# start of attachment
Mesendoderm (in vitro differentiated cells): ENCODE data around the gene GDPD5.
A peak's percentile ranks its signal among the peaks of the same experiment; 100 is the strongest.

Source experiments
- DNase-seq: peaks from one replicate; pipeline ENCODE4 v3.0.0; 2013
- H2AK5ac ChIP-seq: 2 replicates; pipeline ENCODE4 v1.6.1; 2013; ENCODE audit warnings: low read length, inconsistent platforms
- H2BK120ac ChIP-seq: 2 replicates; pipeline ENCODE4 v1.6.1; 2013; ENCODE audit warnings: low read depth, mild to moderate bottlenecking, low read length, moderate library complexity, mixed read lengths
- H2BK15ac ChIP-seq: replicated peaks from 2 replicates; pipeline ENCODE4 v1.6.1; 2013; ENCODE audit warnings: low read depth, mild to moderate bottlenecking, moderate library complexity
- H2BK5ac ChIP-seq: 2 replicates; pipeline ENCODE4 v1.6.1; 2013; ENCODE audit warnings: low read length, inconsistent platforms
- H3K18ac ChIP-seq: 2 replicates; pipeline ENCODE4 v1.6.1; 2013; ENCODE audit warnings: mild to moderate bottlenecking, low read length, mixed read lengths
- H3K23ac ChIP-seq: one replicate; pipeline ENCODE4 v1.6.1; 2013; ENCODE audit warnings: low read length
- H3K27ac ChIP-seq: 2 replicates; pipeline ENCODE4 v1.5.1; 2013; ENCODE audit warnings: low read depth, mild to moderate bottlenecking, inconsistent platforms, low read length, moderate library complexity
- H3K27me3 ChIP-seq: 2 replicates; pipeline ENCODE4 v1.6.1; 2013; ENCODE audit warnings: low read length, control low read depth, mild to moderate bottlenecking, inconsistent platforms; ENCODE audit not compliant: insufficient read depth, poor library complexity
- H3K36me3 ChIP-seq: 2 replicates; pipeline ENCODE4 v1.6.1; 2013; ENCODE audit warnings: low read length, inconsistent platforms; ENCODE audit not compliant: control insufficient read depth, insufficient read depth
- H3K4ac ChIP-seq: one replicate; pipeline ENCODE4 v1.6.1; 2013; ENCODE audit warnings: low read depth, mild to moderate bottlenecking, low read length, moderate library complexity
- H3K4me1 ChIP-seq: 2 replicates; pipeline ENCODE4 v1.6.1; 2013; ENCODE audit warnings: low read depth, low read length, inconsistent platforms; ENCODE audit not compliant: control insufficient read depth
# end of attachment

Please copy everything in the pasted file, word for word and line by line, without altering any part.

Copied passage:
Mesendoderm (in vitro differentiated cells): ENCODE data around the gene GDPD5.
A peak's percentile ranks its signal among the peaks of the same experiment; 100 is the strongest.

Source experiments
- DNase-seq: peaks from one replicate; pipeline ENCODE4 v3.0.0; 2013
- H2AK5ac ChIP-seq: 2 replicates; pipeline ENCODE4 v1.6.1; 2013; ENCODE audit warnings: low read length, inconsistent platforms
- H2BK120ac ChIP-seq: 2 replicates; pipeline ENCODE4 v1.6.1; 2013; ENCODE audit warnings: low read depth, mild to moderate bottlenecking, low read length, moderate library complexity, mixed read lengths
- H2BK15ac ChIP-seq: replicated peaks from 2 replicates; pipeline ENCODE4 v1.6.1; 2013; ENCODE audit warnings: low read depth, mild to moderate bottlenecking, moderate library complexity
- H2BK5ac ChIP-seq: 2 replicates; pipeline ENCODE4 v1.6.1; 2013; ENCODE audit warnings: low read length, inconsistent platforms
- H3K18ac ChIP-seq: 2 replicates; pipeline ENCODE4 v1.6.1; 2013; ENCODE audit warnings: mild to moderate bottlenecking, low read length, mixed read lengths
- H3K23ac ChIP-seq: one replicate; pipeline ENCODE4 v1.6.1; 2013; ENCODE audit warnings: low read length
- H3K27ac ChIP-seq: 2 replicates; pipeline ENCODE4 v1.5.1; 2013; ENCODE audit warnings: low read depth, mild to moderate bottlenecking, inconsistent platforms, low read length, moderate library complexity
- H3K27me3 ChIP-seq: 2 replicates; pipeline ENCODE4 v1.6.1; 2013; ENCODE audit warnings: low read length, control low read depth, mild to moderate bottlenecking, inconsistent platforms; ENCODE audit not compliant: insufficient read depth, poor library complexity
- H3K36me3 ChIP-seq: 2 replicates; pipeline ENCODE4 v1.6.1; 2013; ENCODE audit warnings: low read length, inconsistent platforms; ENCODE audit not compliant: control insufficient read depth, insufficient read depth
- H3K4ac ChIP-seq: one replicate; pipeline ENCODE4 v1.6.1; 2013; ENCODE audit warnings: low read depth, mild to moderate bottlenecking, low read length, moderate library complexity
- H3K4me1 ChIP-seq: 2 replicates; pipeline ENCODE4 v1.6.1; 2013; ENCODE audit warnings: low read depth, low read length, inconsistent platforms; ENCODE audit not compliant: control insufficient read depth